Care Quality Commission
NHS trusts tell their stories of improvement
What do NHS trusts do to turn themselves around? Our collection of case studies on eight trusts – published yesterday – looks at the steps each one took on its own improvement journey.
Drawing on interviews with staff, patients and patient-representative groups and organisations, Driving improvement tells each improvement story from the perspective the people most closely involved. We talked to chief executives, non-executives, and senior and frontline clinical staff, as well as members of local Healthwatch, Overview and Scrutiny Committees and patient councils.
Each of the eight trusts is one that has progressed from a low CQC rating to a higher one – or has left special measures, the package of support designed to help trusts with significant challenges. The eight trusts we spoke to are:
- University Hospitals of Morecambe Bay NHS Foundation Trust
- East Lancashire Hospitals NHS Trust
- Cambridge University Hospitals NHS Trust
- Wexham Park Hospital
- University Hospitals Bristol NHS Foundation Trust
- Barking, Havering and Redbridge University Hospitals NHS Foundation Trust
- Leeds Teaching Hospital NHS Foundation Trust
- Mid Essex Hospital Services NHS Trust
Many of the stories point to the importance of forging a strong connection between senior leaders and frontline staff. Shared vision and values, staff engagement and empowerment and patient involvement all emerge as crucial elements of the improvement journey.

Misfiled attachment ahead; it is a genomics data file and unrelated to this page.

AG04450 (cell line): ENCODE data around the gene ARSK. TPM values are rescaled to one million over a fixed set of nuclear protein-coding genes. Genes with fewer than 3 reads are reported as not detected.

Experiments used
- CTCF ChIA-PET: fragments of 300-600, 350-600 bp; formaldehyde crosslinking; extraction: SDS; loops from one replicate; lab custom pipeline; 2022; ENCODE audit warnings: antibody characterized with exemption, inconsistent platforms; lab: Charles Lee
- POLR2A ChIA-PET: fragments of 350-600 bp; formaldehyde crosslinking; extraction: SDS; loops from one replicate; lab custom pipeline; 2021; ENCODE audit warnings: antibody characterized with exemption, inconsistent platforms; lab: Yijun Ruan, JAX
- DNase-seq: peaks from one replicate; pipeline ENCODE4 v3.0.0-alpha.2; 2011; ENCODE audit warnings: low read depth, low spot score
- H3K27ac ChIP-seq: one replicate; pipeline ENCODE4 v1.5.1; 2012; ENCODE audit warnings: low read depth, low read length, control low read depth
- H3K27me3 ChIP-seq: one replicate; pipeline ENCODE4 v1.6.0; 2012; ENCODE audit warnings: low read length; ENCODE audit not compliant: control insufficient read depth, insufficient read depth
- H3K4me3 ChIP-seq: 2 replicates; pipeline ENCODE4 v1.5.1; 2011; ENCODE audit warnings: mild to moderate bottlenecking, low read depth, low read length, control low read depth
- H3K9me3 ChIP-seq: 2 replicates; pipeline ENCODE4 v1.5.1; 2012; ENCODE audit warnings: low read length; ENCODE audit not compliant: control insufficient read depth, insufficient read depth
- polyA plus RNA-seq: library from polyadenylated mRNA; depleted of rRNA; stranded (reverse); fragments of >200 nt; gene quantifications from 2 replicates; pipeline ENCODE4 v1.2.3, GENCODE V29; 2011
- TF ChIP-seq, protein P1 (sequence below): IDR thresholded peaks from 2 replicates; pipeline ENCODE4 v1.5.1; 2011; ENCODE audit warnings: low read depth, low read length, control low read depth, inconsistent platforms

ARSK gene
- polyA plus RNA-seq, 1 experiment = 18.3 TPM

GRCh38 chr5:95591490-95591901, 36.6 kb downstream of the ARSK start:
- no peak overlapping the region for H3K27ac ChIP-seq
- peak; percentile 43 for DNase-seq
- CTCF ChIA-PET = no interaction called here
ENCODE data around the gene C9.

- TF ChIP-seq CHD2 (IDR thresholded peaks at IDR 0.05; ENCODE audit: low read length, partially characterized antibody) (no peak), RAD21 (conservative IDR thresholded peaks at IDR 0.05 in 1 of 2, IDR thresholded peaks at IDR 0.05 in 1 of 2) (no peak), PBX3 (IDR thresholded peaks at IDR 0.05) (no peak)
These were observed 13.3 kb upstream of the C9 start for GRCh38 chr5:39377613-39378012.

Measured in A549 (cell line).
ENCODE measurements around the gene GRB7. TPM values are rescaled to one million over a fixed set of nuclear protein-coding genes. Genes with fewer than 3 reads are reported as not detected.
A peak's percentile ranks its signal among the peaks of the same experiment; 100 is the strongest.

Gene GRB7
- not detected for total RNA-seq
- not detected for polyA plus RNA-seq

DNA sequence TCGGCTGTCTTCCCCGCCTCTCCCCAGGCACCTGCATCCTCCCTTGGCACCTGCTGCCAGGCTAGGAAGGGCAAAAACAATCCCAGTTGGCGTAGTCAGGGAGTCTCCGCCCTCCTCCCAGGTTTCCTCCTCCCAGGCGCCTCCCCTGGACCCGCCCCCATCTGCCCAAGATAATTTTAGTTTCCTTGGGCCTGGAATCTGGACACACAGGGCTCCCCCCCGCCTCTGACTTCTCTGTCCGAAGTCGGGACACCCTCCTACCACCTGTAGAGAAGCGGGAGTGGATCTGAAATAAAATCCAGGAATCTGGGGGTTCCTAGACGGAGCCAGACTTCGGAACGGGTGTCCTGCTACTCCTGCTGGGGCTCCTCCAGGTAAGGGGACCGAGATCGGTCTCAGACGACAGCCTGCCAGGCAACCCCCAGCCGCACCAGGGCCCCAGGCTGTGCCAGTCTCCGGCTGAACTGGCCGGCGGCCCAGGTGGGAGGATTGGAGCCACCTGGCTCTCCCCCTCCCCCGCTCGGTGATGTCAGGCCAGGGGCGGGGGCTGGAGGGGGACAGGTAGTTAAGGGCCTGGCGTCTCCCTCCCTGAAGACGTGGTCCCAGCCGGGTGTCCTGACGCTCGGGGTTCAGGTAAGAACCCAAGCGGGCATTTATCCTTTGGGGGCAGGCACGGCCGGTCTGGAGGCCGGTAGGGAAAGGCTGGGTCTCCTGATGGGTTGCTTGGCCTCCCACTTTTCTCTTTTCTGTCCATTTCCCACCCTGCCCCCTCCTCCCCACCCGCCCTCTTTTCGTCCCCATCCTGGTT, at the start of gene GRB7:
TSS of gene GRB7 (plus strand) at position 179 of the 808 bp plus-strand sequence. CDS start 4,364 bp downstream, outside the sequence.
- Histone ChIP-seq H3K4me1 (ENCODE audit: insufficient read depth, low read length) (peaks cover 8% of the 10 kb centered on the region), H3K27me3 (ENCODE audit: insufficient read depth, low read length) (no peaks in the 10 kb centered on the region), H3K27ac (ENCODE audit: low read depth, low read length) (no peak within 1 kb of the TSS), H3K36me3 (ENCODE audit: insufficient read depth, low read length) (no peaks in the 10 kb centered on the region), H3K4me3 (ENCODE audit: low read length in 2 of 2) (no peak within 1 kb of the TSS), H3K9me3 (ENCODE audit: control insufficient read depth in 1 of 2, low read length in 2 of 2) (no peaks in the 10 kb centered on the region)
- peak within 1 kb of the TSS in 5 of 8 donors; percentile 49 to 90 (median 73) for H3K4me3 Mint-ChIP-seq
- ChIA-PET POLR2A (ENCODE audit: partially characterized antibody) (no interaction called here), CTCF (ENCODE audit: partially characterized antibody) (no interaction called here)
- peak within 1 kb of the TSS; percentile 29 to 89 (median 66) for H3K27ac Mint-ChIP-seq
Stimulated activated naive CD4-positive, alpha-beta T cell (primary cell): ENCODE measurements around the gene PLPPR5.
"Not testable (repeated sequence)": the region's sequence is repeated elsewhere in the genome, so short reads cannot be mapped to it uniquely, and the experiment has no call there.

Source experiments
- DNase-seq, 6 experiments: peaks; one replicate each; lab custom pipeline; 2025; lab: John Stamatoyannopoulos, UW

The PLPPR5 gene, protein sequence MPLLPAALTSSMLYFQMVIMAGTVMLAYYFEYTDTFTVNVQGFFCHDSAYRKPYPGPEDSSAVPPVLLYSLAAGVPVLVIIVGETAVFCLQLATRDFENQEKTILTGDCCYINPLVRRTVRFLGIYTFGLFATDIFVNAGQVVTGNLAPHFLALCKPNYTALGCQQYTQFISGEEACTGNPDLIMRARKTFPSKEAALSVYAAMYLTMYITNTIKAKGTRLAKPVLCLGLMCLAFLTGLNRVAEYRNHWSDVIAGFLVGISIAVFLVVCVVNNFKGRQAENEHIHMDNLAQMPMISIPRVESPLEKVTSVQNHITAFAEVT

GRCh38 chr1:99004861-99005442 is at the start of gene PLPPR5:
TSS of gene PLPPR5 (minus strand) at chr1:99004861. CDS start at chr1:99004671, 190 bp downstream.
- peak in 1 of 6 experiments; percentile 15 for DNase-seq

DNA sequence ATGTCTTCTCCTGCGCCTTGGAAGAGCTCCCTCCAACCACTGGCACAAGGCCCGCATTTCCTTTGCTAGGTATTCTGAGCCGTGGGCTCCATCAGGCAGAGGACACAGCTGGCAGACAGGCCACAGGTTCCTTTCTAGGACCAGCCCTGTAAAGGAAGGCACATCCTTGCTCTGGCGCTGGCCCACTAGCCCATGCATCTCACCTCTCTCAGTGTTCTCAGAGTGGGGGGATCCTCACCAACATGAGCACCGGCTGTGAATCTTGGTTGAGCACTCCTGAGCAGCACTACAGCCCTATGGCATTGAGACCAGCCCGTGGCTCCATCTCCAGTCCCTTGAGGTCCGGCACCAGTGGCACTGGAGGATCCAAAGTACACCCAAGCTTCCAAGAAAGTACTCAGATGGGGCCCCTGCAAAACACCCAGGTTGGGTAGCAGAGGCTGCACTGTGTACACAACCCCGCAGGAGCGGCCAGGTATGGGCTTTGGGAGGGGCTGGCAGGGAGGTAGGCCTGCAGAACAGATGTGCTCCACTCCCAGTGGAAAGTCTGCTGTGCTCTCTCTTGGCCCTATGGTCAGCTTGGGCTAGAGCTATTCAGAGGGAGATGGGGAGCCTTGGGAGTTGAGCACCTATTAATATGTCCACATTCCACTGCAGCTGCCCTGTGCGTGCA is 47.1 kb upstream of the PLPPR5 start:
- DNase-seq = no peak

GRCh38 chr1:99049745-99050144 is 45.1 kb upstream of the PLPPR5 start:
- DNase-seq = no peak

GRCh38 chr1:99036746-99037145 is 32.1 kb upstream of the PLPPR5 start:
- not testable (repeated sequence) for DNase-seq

Our Chief Inspector of Hospitals, Professor Sir Mike Richards commented: "Real change does not happen overnight – the improvements made by each trust are a testament to the time, effort and determination of staff and local partners. I hope their stories will encourage and inspire others in their own improvement journey."
Jeremy Hunt, Secretary of State for Health, said: "Our mission is to make the NHS the safest healthcare system in the world. A crucial part of this is the CQC inspection regime which has proved that when challenges are highlighted transparently, the NHS can make dramatic improvements in the quality of care it gives to patients."
"I want to congratulate all the trusts on a remarkable turnaround, and I hope others will be inspired to put these important lessons into practice at their own hospitals."
Related Link: Driving improvement: Case studies from eight NHS trusts
Latest News from
Care Quality Commission
Sir David Behan announces intention to step down in the summer16/01/2018 12:20:00
Sir David Behan has announced his intention to step down as Chief Executive of CQC. He will continue in the role until the summer to allow the appointment process for a successor to take place.
Working together to reduce duplication in general practice12/01/2018 13:10:00
We have worked with NHS England, supported by NHS Clinical Commissioners, to develop a joint working framework. This will help us work more effectively together and reduce duplication in the regulation and oversight of general practice.
CQC responds to increased pressure on health and social care by pausing some routine inspections11/01/2018 15:20:00
CQC has taken the decision to pause some routine inspections of NHS acute services, GP practices and urgent care services planned for January.
CQC announces three new non-executive Board members08/01/2018 11:20:00
The Care Quality Commission (CQC) has announced the appointments by the Secretary of State for Health of three non-executive Board members – Sir John Oldham, Liz Sayce and Mark Saxton.
Healthcare websites and other non-NHS services to be awarded quality ratings for the first time by CQC03/01/2018 11:10:00
The Department of Health has confirmed that it will grant the Care Quality Commission (CQC) the power to rate even more healthcare services, such as those that offer medical advice and prescriptions from GPs online, so that this becomes the default way that the regulator presents the judgements from its inspections.